In New York, the law allows you to pick someone you trust to act as a proxy, or decision-maker, on your behalf to make health care decisions if you are unable to make them for yourself.
One common misconception that many individuals have is that if they are young and/or healthy, they don’t need to have a health care proxy. This isn’t true. Everyone over the age of 18 should have someone appointed as their health care proxy, because anyone can experience a situation in which they are unconscious or otherwise unable to make a health care decision.
There are two situations in which a person may need to have a health care proxy. The first is temporary incapacity, such as if you were under anesthesia and an unexpected complication required a medical decision to be made. The second situation is permanent incapacity, such as the result of a comatose state caused by an accident or illness, or, if elderly, by an inability to make decisions caused by dementia or Alzheimer’s disease.
In either situation, you’ll need someone whom you trust and who understands your values to make health care decisions for you. Health care providers must follow the instructions given by your proxy as if they were your own. Therefore, you will want someone acting on your behalf that understands your wishes and will act accordingly. It is extremely important to discuss your wishes with your chosen proxy. Do not assume that because the person knows you well, he or she will know what you would want them to do.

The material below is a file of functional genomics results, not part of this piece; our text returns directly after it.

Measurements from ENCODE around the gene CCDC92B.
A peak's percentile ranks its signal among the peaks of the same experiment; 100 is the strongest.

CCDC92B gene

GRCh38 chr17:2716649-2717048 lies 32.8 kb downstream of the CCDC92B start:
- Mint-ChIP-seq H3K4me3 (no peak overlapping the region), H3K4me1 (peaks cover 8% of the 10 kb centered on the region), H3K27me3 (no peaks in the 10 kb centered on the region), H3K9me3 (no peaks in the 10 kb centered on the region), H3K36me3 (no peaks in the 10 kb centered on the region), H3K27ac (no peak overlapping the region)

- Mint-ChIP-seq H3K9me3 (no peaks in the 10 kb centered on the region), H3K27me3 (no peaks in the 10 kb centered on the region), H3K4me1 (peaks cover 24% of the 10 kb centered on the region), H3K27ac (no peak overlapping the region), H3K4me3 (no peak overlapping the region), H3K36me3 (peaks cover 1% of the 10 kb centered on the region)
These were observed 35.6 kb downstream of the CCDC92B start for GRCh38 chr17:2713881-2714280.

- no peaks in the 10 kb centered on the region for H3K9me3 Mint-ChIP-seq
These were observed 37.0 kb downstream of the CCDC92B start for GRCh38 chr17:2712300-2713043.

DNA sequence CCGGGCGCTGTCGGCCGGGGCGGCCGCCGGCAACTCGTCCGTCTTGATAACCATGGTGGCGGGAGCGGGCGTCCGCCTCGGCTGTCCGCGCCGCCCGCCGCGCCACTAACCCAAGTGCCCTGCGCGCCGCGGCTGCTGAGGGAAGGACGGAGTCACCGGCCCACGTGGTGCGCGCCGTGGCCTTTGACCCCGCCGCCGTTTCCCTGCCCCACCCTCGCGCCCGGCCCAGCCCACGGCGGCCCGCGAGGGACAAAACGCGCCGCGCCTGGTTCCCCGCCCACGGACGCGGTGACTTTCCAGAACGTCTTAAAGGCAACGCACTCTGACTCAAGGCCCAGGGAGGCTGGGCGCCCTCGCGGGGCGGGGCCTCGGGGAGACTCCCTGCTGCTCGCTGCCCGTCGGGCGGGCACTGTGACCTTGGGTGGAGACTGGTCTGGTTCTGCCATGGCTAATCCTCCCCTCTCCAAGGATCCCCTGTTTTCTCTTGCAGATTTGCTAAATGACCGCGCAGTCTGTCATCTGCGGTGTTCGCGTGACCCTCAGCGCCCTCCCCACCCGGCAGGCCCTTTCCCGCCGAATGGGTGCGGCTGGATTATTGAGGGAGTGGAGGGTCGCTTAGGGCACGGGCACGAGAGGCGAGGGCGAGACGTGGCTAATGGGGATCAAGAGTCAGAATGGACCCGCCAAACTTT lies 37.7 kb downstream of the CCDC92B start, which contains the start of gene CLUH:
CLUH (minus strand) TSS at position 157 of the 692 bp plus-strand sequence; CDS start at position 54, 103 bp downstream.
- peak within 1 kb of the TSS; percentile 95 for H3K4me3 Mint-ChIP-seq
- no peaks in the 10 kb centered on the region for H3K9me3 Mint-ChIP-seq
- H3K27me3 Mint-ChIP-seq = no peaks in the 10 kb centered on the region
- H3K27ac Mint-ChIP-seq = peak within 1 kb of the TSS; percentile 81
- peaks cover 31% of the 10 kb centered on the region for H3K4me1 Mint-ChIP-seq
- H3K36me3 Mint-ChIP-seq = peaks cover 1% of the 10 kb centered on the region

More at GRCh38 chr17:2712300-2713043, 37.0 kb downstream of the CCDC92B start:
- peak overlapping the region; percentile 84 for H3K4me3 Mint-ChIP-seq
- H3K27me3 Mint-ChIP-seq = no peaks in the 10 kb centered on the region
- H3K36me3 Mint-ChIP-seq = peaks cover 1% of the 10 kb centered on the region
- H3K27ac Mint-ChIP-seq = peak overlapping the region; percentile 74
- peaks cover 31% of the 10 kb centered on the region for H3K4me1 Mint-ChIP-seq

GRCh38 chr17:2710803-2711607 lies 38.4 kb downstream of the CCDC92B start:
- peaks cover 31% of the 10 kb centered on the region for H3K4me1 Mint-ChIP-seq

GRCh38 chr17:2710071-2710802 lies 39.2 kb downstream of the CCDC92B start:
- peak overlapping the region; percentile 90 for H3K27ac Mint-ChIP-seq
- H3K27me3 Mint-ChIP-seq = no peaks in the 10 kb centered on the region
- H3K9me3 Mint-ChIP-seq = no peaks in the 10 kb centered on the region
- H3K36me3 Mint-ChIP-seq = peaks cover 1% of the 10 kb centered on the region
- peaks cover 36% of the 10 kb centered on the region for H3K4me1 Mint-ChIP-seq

Additionally, once you’ve chosen a proxy, it is important to make sure all your loved ones know who your chosen proxy is, and make sure he or she, and your medical provider, has copies of your paperwork.
Choosing a health care proxy can be complicated. Luckily, the New York State Bar Association provides useful information and all the forms to appoint someone to be your proxy.
Posted in Estate Planning | Tagged advance health care directive, health care proxy, incapacitation